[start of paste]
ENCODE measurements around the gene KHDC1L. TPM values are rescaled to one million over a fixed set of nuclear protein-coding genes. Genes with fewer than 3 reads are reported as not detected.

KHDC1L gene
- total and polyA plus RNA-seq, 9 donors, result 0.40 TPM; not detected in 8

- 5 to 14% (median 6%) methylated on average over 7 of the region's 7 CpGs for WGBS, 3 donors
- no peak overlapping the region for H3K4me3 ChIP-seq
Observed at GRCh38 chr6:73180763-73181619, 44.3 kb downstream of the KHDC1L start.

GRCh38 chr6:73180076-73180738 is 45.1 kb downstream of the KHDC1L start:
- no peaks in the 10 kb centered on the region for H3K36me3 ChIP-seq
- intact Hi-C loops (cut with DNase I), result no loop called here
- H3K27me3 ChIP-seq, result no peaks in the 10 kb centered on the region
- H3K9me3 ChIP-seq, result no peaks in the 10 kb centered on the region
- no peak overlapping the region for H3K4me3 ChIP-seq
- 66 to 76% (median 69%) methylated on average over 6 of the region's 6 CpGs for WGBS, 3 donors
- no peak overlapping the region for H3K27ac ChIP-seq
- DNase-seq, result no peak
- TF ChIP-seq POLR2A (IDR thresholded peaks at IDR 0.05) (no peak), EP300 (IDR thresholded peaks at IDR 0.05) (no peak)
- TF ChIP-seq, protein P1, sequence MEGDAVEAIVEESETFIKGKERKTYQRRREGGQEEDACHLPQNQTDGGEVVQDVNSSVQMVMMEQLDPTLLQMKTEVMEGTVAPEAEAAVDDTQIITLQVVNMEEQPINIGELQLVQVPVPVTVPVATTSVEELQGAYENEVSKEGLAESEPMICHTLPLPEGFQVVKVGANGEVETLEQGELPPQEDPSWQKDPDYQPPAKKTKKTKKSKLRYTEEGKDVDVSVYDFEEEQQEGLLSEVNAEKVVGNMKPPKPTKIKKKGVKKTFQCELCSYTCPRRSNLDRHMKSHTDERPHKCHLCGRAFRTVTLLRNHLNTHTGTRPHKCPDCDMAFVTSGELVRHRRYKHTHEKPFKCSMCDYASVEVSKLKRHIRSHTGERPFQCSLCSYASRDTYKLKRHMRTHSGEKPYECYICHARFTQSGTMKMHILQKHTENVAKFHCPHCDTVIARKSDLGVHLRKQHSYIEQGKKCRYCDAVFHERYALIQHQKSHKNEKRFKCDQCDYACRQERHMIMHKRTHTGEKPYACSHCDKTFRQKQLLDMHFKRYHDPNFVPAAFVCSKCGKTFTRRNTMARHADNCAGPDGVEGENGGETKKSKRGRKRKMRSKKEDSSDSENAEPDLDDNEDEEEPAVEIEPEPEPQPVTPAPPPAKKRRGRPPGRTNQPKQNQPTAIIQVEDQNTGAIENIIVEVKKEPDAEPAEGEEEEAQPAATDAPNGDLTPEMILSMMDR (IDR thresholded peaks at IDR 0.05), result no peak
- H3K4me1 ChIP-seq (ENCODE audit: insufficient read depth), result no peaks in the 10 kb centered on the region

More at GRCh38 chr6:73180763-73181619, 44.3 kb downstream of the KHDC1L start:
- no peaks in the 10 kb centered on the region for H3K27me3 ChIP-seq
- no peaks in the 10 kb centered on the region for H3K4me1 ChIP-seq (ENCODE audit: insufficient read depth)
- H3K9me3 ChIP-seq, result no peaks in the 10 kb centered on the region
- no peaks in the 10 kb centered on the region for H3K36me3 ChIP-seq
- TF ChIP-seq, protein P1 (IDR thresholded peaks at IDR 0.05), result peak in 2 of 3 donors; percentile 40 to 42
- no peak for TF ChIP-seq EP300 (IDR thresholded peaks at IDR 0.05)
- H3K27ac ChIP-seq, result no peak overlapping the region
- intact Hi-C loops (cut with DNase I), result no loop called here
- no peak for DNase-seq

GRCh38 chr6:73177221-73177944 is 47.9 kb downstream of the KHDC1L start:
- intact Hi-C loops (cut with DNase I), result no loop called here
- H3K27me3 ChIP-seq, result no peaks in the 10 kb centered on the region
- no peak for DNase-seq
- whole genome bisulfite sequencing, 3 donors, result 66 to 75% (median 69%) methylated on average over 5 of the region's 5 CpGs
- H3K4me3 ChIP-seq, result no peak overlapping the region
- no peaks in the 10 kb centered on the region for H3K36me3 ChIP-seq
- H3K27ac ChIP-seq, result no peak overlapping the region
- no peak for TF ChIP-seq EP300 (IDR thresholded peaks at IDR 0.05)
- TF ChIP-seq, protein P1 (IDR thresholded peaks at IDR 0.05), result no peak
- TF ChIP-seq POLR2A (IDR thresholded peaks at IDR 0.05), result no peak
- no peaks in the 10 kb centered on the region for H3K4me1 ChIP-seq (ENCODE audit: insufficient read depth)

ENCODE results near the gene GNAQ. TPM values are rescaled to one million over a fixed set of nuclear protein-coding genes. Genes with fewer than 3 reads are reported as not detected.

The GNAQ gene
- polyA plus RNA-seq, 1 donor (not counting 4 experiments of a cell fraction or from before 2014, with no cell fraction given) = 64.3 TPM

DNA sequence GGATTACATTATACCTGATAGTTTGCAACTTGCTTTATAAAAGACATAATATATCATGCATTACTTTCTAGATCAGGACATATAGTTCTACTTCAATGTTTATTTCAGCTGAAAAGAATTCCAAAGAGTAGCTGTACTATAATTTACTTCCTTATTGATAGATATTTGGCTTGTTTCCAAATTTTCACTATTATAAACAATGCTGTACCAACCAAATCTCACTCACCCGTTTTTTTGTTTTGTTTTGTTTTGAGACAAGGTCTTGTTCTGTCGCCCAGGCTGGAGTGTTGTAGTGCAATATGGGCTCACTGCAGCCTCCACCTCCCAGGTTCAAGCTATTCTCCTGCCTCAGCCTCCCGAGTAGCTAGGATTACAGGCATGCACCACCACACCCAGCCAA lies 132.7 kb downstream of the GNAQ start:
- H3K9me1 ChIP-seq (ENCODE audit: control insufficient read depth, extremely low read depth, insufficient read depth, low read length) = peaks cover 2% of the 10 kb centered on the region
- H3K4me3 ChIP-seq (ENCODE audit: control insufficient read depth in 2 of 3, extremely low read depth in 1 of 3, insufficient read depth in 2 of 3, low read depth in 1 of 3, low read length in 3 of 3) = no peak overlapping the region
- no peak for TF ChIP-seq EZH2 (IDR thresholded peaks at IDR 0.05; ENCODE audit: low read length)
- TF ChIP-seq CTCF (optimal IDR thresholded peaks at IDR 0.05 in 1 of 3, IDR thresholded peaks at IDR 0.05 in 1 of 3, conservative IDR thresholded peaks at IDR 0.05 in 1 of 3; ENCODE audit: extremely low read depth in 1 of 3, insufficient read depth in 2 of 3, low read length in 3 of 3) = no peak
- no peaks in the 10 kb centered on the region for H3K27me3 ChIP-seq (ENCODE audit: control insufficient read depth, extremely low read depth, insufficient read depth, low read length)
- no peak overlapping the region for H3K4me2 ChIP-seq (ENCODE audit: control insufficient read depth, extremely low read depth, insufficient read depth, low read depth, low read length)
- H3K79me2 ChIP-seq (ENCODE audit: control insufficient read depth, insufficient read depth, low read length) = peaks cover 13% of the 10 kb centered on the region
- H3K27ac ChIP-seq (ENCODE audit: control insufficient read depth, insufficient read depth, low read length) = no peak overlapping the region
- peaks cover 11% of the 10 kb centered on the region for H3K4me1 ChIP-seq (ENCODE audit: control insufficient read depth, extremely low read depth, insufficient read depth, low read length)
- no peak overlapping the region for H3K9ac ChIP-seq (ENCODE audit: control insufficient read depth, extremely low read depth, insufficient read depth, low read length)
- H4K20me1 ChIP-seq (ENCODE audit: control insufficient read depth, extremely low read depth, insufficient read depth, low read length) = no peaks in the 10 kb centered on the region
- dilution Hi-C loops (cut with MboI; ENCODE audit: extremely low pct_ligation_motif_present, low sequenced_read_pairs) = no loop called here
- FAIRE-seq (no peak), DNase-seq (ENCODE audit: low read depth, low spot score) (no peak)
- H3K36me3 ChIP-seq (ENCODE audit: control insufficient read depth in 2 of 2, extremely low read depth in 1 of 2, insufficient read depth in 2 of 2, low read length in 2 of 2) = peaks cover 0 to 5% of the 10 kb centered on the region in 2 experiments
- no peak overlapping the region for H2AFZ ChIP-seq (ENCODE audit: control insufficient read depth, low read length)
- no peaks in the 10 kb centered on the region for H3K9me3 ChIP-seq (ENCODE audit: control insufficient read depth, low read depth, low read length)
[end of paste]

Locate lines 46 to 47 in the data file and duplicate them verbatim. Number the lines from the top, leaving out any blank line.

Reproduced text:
- H3K4me3 ChIP-seq (ENCODE audit: control insufficient read depth in 2 of 3, extremely low read depth in 1 of 3, insufficient read depth in 2 of 3, low read depth in 1 of 3, low read length in 3 of 3) = no peak overlapping the region
- no peak for TF ChIP-seq EZH2 (IDR thresholded peaks at IDR 0.05; ENCODE audit: low read length)